- Chimney Soot
- Shale Oil
- Diesel Engine Exhaust Fumes
12. You Have the Xeroderma Pigmentosum XPO Gene
The XP gene is hereditary and occurs in one out of a million people in this country. Though rare, those with this condition have a severe sensitivity to the sun. Any damaged cell caused by the ultraviolet rays cannot be repaired, making the risk of developing skin cancer more likely.
Become Vigilant, Perform Regular Self-Checks
It would help if you had a local dermatologist that you work with should anything suspicious arise. Additionally, they will recommend you self-check about once a month. It would help if you noted any abnormalities and moles that have discoloration, irregular borders, or are oddly shaped.
Just because you might not think it’s a big deal doesn’t mean that it shouldn’t be evaluated. Any significant changes in spots that look like blemishes or moles should be considered concerning until evaluated. An acronym to help you decide if you need help is ABCDE. Here is what these letters mean as you examine spots:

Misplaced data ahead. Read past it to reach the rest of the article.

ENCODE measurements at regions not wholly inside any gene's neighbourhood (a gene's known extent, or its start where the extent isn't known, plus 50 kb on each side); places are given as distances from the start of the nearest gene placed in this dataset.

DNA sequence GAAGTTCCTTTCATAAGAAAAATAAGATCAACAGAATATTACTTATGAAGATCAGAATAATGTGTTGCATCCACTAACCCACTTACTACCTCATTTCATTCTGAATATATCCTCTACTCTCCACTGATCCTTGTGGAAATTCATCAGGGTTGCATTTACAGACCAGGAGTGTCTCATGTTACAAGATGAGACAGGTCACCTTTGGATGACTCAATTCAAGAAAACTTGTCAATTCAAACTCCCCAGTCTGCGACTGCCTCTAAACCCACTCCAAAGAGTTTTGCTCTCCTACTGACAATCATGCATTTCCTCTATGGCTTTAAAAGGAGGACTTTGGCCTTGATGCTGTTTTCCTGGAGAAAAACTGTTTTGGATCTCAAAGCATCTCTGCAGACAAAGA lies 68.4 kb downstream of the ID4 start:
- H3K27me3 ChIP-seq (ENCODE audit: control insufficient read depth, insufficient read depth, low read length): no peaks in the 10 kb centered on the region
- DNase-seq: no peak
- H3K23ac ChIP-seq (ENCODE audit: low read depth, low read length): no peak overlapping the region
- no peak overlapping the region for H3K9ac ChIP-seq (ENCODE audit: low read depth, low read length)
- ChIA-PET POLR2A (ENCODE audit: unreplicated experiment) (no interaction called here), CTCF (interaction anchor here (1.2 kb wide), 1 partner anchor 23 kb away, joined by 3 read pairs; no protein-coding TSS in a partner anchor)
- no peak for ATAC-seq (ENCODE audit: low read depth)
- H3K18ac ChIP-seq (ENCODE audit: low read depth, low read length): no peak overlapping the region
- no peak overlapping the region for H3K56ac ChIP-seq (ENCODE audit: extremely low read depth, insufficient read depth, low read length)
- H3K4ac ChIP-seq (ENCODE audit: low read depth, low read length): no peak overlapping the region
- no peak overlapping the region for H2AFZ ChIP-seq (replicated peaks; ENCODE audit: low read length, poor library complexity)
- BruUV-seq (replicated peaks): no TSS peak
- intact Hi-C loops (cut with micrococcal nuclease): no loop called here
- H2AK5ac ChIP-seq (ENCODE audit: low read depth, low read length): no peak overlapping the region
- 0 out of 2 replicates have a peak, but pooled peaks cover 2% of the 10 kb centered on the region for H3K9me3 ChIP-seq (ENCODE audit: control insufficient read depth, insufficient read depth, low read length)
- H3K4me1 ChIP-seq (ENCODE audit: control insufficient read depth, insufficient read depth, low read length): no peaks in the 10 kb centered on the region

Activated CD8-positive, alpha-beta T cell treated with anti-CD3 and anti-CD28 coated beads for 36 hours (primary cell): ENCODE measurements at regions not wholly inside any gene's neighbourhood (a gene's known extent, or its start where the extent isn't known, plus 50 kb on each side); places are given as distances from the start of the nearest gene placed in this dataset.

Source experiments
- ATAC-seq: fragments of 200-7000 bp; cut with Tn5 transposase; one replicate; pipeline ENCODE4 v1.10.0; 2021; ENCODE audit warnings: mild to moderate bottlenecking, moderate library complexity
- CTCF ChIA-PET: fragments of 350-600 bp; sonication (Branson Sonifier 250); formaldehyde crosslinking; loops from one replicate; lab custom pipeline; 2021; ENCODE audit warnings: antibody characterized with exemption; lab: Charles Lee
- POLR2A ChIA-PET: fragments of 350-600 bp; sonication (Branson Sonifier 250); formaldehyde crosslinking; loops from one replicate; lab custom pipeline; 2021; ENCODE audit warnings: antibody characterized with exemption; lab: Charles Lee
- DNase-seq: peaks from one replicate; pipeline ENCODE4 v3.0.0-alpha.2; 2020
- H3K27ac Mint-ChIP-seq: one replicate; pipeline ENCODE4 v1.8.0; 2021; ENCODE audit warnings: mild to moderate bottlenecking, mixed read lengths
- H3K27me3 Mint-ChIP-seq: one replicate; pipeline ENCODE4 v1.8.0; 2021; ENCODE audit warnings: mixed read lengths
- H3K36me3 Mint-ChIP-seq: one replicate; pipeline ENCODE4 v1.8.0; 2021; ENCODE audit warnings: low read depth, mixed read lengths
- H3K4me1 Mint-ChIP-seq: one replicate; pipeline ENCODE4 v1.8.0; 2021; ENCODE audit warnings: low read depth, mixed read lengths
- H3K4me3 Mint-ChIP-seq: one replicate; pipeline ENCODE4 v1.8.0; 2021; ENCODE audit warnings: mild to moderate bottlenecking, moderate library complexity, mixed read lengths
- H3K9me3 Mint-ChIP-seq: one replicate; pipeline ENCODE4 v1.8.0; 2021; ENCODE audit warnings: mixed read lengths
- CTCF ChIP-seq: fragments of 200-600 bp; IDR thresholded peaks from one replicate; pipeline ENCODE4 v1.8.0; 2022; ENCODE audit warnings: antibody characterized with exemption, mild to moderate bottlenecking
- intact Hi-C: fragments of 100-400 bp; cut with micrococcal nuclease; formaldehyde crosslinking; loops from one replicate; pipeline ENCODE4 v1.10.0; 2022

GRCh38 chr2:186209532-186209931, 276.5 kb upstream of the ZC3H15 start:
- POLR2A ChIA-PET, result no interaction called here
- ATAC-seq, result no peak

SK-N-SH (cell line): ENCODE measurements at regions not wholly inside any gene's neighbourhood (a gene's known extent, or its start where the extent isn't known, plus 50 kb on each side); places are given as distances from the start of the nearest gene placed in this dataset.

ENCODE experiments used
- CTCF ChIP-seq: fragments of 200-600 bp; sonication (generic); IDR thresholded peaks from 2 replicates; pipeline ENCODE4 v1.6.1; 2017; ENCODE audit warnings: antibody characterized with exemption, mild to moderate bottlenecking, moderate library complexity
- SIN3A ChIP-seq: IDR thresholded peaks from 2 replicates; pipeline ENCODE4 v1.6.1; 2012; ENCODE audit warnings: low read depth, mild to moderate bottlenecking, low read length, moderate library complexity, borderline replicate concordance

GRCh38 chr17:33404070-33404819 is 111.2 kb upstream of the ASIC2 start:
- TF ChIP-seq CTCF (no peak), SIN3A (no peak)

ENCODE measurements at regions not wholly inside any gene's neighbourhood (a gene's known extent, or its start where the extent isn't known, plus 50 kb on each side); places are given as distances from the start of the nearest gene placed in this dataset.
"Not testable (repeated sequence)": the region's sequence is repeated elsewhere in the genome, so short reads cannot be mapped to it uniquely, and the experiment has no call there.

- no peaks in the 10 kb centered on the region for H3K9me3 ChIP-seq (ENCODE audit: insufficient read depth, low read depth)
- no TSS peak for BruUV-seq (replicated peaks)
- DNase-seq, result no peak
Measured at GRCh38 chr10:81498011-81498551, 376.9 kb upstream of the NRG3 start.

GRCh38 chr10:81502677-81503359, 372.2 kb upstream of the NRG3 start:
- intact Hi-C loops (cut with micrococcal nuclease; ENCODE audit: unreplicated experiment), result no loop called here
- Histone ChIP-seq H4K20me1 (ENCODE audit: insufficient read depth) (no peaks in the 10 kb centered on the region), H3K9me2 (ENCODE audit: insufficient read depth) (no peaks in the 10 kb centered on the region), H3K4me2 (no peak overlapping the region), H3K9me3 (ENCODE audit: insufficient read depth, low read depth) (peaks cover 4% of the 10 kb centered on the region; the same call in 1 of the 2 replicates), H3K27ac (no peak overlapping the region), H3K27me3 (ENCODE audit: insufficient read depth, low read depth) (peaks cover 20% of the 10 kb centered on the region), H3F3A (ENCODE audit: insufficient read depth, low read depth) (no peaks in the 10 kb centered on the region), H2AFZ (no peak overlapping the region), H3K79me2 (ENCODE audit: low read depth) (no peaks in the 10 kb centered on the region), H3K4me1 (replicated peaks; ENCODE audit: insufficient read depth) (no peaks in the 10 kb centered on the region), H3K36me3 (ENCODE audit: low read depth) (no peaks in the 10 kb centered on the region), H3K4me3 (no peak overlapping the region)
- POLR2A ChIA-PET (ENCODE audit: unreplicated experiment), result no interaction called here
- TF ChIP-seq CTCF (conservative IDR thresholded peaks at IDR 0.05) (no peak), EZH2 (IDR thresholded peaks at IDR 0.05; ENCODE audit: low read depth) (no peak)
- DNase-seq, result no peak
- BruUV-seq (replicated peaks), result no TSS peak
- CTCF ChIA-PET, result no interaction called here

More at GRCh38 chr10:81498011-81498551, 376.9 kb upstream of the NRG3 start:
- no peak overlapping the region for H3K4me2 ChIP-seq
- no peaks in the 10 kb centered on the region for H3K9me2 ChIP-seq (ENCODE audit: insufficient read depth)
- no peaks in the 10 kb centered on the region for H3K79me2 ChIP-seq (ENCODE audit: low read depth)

A – Asymmetry
Is the pimple or lump irregular-looking in color or shape?
Look at the edges of the mole or pimple. Does it have jagged edges?
Is the color consistent, or are there many color variations within the lump? Color variations are a big problem that needs to be addressed. However, that doesn’t mean that a consistent node in color isn’t a danger.
No mole should be more significant than the end of a pencil eraser. It should be a red flag when a mole keeps growing or changes shape or color.
A mole or blemish that starts constantly bleeding, changes in appearance, or becomes larger is always a concern. A dermatologist should evaluate one that keeps bleeding when you shave or becomes sore and bleeds for no reason.
Even if you have any of these problems and need to be checked, skin cancer in its infancy is almost always curable. It’s the most common type of cancer in the United States and dermatologists can often treat them successfully.
The real problem comes into play when you let things go, and the lump’s changes are undeniable. Cancer can eat more profoundly into the skin, destroying tissue and good cells within the body. People can and do die from skin cancer; most of the time, it could have been completely treated.
Please don’t wait until it’s too late. It’s better to err on the side of caution than wake up and have something you could have prevented destroying your body. Remember, anything with irregular borders could be melanoma and needs an expert assessment.
Editorial Note 8.25.2023: Edited study to note that it was on animals, not humans